In July 2015, at the medium security housing area at the Arizona State Prison-Kingman a four-day riot damaged facilities so extensively as to require major repairs. More than one thousand inmates had to be moved to other locations. The facility was being run by Management and Training Corporation under a contract with the department in which Director Charles L. Ryan failed to ensure contractual obligations were met.[13]

In August 2015, Cynthia Apkaw hanged herself in her cell. Officers had not made their required checks and later faked records to conceal their misconduct.[14]

In February 2016, Officers failed conduct the required checks on Scott Saba who hanged himself in his cell. His body was discovered by guards who had finished their shifts and so who did not have the equipment required to provide aid.[15]

In April 2016 thirteen prison staff were fired and six more disciplined as a result of an investigation into the two most recent prison suicides.[16]

Fallen officers[edit]

Since 1967, nine officers have died while on duty.[citation needed]

Employee Organizations[edit]

See also[edit]

References[edit]

  1. ^ "Annual Estimates of the Resident Population for the United States, Regions, States, and Puerto Rico: April 1, 2000 to July 1, 2008". United States Census Bureau. Archived from the original on July 9, 2009. Retrieved 2009-02-05.
  2. ^ Arizona Law
  3. ^ Corrections at a glance
  4. ^ COTA Archived 2013-12-30 at the Wayback Machine.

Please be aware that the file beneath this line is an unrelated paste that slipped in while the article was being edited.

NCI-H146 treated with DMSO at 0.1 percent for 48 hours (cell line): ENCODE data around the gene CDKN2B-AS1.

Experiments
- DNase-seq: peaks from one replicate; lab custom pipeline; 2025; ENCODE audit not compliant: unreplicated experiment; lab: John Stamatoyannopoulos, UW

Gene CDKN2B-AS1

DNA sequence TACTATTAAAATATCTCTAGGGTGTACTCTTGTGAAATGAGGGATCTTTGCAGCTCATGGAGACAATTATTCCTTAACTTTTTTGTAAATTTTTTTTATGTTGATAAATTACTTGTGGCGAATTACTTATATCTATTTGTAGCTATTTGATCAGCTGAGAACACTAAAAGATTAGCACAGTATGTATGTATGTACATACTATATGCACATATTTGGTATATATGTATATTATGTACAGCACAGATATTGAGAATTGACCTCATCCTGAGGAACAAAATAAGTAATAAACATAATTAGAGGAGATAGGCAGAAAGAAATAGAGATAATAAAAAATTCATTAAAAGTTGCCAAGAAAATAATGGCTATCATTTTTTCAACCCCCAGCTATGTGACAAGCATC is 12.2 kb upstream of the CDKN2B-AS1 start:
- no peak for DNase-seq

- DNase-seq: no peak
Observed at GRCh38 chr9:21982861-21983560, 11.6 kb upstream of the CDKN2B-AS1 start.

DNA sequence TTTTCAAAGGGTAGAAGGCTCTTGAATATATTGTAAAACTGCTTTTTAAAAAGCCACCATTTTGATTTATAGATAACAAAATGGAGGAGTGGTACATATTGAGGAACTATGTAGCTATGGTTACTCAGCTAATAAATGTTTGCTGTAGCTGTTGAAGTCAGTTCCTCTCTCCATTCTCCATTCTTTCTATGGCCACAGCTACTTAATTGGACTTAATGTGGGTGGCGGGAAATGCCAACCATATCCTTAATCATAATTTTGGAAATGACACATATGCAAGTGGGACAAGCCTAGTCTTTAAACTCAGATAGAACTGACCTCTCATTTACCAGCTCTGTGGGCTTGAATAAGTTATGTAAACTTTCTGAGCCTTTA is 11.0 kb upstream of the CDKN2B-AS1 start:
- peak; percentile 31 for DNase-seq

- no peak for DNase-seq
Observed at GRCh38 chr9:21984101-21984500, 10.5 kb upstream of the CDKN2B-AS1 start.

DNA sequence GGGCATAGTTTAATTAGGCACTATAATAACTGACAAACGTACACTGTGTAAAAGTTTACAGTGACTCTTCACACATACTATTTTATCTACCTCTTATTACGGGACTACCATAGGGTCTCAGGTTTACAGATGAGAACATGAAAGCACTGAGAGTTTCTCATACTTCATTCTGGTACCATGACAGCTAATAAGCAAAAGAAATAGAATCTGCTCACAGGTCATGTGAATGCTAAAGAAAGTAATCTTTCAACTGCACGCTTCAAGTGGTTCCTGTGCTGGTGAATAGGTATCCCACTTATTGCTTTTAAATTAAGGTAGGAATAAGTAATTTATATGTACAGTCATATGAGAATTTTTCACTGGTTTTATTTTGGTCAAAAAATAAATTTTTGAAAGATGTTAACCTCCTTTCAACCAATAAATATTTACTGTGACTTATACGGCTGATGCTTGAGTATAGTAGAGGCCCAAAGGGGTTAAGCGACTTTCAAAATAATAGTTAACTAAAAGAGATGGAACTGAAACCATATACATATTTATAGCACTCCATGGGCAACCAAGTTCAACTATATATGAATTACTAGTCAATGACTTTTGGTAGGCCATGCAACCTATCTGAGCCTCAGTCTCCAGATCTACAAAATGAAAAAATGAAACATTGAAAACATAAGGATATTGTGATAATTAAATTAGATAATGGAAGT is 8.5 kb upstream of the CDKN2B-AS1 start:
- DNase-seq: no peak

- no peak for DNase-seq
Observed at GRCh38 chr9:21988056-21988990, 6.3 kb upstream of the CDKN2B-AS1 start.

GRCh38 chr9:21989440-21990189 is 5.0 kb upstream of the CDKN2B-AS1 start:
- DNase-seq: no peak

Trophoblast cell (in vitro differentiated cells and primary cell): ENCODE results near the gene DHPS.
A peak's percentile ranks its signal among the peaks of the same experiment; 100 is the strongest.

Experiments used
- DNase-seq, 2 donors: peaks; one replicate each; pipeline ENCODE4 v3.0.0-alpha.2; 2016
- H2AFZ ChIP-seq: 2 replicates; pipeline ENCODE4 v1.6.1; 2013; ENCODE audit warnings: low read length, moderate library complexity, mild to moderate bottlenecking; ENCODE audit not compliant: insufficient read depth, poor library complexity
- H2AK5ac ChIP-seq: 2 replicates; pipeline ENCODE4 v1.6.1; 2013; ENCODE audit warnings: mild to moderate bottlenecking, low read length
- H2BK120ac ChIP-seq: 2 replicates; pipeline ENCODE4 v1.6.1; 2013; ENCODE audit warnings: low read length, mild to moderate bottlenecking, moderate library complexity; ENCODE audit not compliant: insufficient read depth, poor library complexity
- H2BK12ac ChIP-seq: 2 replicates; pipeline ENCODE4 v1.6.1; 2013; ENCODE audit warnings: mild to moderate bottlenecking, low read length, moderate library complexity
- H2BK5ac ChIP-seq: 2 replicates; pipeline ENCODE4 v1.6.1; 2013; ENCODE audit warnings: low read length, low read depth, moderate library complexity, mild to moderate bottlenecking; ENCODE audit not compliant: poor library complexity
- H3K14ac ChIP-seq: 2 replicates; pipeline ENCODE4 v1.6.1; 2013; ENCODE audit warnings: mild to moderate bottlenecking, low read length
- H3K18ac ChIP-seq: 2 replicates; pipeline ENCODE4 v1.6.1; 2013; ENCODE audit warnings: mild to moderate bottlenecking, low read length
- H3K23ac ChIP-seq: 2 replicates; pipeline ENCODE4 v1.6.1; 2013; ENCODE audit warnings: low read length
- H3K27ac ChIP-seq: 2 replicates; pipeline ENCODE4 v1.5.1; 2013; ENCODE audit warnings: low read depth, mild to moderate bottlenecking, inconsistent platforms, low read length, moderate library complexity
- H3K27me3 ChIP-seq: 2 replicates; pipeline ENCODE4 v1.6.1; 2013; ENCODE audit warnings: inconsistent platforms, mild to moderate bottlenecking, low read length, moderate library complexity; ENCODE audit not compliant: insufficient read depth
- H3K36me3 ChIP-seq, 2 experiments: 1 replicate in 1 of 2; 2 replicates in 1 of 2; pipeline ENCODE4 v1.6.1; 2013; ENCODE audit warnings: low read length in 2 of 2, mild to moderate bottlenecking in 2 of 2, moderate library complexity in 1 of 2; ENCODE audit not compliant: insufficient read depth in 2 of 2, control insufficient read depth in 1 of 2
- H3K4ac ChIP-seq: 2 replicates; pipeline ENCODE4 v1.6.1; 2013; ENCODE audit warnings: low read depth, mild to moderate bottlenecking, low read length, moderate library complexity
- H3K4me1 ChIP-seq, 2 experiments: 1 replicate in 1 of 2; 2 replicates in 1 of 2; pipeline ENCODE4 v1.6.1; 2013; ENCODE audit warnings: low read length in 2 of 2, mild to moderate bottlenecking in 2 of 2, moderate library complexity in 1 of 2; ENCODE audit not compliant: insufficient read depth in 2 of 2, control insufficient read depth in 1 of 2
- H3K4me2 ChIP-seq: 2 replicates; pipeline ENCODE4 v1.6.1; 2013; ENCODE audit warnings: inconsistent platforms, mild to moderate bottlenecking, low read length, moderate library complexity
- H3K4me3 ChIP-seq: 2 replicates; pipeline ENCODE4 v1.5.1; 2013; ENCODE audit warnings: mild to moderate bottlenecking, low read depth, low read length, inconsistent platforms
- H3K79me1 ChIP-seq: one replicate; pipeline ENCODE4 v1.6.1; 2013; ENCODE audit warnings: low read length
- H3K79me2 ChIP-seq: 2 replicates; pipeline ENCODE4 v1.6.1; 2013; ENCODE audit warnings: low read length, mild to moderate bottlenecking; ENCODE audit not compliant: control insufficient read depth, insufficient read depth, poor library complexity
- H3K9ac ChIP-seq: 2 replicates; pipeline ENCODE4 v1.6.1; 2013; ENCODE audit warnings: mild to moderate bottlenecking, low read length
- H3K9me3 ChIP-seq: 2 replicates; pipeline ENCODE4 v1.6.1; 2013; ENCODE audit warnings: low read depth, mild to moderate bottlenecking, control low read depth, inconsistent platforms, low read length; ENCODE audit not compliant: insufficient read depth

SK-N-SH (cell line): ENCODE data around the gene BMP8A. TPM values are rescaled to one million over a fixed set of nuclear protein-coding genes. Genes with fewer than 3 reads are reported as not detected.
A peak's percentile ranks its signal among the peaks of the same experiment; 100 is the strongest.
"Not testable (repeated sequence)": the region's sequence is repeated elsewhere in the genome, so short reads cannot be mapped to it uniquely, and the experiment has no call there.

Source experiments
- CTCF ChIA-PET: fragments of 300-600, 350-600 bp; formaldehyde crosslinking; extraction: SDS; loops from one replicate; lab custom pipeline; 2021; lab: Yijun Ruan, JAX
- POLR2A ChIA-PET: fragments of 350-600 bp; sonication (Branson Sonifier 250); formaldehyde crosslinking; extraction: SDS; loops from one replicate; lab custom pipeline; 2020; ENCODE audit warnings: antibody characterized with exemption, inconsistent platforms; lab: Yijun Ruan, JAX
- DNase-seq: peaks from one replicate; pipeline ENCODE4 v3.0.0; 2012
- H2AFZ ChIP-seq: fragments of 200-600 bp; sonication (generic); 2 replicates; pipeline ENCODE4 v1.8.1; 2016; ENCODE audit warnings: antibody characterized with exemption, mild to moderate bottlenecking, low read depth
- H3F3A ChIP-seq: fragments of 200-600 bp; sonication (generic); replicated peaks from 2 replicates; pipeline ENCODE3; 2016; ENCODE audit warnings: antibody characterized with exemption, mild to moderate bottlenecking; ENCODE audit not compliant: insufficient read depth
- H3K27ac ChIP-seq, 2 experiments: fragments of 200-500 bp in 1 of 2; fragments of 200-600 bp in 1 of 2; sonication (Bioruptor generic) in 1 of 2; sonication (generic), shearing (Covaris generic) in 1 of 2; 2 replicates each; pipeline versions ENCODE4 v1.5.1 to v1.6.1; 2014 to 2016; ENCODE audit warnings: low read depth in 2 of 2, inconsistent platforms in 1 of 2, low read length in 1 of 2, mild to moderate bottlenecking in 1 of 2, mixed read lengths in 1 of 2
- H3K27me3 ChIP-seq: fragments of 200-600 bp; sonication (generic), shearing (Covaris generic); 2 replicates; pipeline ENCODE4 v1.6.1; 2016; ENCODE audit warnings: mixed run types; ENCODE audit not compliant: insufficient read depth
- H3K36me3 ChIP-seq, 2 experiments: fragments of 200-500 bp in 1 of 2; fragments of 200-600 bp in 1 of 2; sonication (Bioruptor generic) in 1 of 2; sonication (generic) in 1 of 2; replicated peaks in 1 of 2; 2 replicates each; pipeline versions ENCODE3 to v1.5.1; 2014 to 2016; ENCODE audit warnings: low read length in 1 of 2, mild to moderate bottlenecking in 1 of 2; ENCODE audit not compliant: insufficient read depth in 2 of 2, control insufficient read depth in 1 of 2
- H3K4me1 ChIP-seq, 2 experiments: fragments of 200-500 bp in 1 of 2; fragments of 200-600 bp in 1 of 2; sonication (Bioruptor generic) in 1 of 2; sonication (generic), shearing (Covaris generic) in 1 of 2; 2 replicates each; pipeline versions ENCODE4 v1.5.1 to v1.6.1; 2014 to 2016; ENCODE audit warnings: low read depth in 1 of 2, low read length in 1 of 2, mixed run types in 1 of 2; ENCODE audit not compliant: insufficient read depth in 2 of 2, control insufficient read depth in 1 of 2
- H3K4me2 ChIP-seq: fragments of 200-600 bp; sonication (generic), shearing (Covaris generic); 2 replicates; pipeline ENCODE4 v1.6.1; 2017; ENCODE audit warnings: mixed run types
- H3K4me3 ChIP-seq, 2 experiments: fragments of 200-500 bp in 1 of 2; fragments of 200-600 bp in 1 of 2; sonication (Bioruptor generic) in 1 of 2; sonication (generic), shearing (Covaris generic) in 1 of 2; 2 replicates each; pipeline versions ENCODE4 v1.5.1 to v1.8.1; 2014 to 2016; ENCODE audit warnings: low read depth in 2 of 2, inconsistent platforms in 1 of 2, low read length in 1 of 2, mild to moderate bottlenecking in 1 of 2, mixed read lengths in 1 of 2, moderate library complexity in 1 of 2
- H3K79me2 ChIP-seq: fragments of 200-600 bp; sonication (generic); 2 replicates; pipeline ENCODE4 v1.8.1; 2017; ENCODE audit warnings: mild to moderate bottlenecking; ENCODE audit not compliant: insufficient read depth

5. ^ "ADC Contact Information Archived 2009-11-23 at the Wayback Machine.." Arizona Department of Corrections. Retrieved on December 7, 2009.
  6. ^ 2008 Budget
  7. ^ 2009 Budget
  8. ^ 2013 Budget Archived September 20, 2013, at the Wayback Machine.
  9. ^ "Death Row Information and Frequently Asked Questions Archived 2010-05-27 at the Wayback Machine.." Arizona Department of Corrections. Retrieved on August 16, 2010.
  10. ^ https://www.nytimes.com/2007/07/31/us/31prisons.html?pagewanted=all&_r=0
  11. ^ http://www.allgov.com/news/controversies/housing-prisoners-from-other-states-has-become-a-320-million-dollar-a-year-industry?news=851761
  12. ^ Sayers, Justin (28 December 2015). "Teacher raped in Arizona prison by sex offender reaches settlement". Arizona Republic. Retrieved 16 April 2016.
  13. ^ Christie, Bob (7 August 2016). "Arizona prison riot: Moving to repair stage". Arizona Republic. Retrieved 16 April 2016.
  14. ^ Hayden, Troy (14 April 2016). "AZ DOC fires 13 officers for not doing their jobs". Fox 10. Retrieved 16 April 2016.
  15. ^ Hayden, Troy (14 April 2016). "AZ DOC fires 13 officers for not doing their jobs". Fox 10. Retrieved 16 April 2016.
  16. ^ Anderson, Sarah (15 April 2016). "13 fired after Arizona investigates inmate suicides". Arizona Republic. Retrieved 16 April 2016.

External links[edit]